SOUTH KINGSTOWN, R.I. — An executive order aimed at prohibiting gatherings of University of Rhode Island students in South Kingstown to stem COVID-19 was changed after complaints that it unfairly targeted students from the state university.
The amended order released by Town Manager Rob Zarnetske on Aug. 28 keeps the $500 fine for hosts of gatherings of more than 15 people, and still allows for attendees to be fined $250. Landlords or other parties to a lease could also face a $500 fine.
But almost all references to gatherings of URI students were stripped out of the enforcement part of the order, which still remains in effect until Sept. 29.
The order still mentions students, noting, “The Centers for Disease Control (CDC) has cited research indicating that young, healthy adults with COVID-19 might have mild or no symptoms,” and “social activities among college students and other young adults must adhere to public health guidelines so that the spread of COVID-19 can be limited; and whereas a local order is needed both to aid local enforcement of social gathering limits and to make URI students fully aware that the social gathering limits are applicable to their parties and other social gatherings.”
The new version prohibits indoor and outdoor gatherings of more than 15 people in any public or private space – with exceptions.
Indoor social gatherings in a restaurant or with licensed catering on site, such as weddings, may have up to 50 people, provided that restaurant rules are applied.
Outdoor social gatherings at a restaurant or with licensed catering on site may have up to 100 people, with the same restaurant rules.
Also removed from the order was a section that banned gatherings of two or more URI students that were deemed to constitute a “public nuisance,” such as making noise, between 10 p.m. and 6 a.m.
ACLU of Rhode Island Executive Director Steven Brown condemned the original order on Aug. 26.
“This executive order is an extraordinary abuse of municipal powers. It goes well beyond the thoughtful restrictions that have been put in place by the governor and Department of Health,” Brown said. “By its own terms, this order bans any classes at URI or any other school in the town with more than 15 people, no matter what social distancing practices are in place, and similarly prohibits a wide array of other activities that are allowable anywhere else in the state.”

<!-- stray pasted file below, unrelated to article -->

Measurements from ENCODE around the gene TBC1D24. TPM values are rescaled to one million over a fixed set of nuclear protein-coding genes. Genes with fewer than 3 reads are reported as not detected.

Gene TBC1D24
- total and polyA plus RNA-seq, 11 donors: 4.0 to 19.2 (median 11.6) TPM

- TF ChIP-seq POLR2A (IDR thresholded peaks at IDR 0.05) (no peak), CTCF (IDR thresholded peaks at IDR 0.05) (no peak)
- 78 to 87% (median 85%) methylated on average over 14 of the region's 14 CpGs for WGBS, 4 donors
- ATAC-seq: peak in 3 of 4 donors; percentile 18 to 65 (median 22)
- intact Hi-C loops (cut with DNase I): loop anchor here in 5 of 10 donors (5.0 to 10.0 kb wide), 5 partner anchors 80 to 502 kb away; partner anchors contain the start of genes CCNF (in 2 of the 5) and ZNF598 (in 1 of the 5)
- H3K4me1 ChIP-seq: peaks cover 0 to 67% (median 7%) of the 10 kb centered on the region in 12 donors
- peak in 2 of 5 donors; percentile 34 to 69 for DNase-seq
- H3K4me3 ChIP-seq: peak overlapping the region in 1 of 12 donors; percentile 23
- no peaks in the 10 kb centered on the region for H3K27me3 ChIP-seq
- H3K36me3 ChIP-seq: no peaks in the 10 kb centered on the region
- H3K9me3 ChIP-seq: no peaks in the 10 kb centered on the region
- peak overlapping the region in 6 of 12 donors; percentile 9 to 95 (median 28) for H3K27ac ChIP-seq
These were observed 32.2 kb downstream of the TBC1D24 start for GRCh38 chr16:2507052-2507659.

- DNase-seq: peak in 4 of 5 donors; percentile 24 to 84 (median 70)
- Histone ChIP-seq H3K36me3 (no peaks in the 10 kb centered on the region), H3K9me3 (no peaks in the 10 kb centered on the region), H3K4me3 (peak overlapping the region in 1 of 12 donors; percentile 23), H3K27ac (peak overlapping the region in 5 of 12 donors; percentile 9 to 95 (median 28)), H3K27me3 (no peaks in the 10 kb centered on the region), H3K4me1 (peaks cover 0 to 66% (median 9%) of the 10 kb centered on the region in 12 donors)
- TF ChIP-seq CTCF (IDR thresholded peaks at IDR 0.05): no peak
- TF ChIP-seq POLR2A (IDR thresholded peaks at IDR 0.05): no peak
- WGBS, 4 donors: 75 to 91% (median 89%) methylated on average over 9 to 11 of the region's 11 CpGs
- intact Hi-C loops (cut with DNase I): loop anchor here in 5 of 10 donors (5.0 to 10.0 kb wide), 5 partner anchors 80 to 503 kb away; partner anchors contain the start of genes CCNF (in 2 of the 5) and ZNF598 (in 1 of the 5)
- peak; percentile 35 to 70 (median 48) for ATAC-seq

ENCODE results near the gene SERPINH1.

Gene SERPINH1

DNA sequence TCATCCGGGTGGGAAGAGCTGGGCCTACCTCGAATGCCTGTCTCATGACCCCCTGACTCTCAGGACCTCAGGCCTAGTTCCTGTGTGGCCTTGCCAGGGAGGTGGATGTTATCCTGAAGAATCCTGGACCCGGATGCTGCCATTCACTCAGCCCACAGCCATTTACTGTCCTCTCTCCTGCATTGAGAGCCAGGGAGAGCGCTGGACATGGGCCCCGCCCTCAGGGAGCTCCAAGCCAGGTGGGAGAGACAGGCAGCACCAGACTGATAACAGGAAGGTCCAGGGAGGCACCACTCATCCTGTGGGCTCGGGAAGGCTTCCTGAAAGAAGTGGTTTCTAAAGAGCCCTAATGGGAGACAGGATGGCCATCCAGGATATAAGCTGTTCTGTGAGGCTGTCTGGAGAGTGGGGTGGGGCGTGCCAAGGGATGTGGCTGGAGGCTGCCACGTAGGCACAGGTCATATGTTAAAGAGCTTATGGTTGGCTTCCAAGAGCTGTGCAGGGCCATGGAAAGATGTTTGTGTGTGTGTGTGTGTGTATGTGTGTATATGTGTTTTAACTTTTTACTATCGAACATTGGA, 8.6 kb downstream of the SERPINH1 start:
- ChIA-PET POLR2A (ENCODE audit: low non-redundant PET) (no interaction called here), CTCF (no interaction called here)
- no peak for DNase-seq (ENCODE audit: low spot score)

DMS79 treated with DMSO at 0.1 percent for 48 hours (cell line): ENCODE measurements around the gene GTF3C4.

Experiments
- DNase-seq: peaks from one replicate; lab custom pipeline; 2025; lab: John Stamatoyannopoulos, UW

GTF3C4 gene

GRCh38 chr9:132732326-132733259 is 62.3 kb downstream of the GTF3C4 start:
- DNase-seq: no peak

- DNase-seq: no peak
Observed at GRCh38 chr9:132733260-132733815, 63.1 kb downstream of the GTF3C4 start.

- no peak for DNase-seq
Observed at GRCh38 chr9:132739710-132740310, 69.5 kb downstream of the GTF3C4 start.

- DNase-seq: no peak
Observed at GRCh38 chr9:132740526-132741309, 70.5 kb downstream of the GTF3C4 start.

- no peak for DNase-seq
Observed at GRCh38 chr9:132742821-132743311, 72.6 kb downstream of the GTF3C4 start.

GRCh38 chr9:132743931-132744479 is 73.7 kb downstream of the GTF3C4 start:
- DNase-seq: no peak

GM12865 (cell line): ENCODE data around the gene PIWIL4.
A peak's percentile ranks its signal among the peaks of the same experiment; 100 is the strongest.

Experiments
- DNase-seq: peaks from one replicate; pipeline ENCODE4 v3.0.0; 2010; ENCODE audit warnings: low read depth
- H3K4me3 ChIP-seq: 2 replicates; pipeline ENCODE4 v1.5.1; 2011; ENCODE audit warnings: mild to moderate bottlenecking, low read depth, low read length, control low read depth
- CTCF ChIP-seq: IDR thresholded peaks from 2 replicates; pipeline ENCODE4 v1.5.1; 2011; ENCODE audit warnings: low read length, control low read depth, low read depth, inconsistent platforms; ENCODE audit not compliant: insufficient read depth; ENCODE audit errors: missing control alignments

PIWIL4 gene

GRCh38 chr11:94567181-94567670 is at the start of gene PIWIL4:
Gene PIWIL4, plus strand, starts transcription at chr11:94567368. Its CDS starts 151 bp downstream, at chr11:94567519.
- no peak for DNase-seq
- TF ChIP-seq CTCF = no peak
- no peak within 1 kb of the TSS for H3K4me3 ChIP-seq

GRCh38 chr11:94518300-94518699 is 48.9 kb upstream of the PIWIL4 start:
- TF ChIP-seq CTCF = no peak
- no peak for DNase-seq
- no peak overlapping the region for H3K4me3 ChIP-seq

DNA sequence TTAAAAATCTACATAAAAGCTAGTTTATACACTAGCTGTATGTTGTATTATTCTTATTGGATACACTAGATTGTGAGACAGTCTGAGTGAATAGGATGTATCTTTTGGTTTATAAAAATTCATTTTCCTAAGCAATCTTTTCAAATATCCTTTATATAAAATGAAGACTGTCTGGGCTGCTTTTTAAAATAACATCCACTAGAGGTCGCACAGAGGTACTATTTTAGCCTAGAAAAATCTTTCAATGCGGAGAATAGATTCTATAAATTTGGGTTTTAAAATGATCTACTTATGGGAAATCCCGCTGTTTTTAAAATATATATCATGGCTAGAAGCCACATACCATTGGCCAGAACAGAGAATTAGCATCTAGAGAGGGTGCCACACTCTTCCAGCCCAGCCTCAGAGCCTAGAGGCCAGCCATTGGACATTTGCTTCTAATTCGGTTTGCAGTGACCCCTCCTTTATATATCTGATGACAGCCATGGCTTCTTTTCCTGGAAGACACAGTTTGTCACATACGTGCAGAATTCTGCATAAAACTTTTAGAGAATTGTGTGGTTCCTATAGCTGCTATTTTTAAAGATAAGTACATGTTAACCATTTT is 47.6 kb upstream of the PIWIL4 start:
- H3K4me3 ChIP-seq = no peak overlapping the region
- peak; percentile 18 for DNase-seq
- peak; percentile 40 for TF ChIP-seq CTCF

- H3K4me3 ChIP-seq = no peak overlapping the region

Brown also called part of the original order “grossly unfair” by “singling out for special punishment of people at gatherings where such conduct as littering or unlawful parking takes place, but only when URI students are present.”
At the Aug. 26 announcement, Zarnetske emphasized that the order was not intended to target students.
“We love URI, and love having URI students in South Kingstown,” Zarnetske said. “It’s a very important part of the community.”
He said the town’s measure of success would be if the order doesn’t have to be enforced, and stressed that it isn’t meant to be punitive.
Another part of the town’s COVID-19 awareness enforcement still in place is the volunteer town workers who travel to local businesses and public spaces to remind people about limits on crowd size and the need to wear masks. The vest-wearing volunteers, or “COVID ambassadors” as Zarnetske called them, will also have face masks available for anyone that doesn’t have one.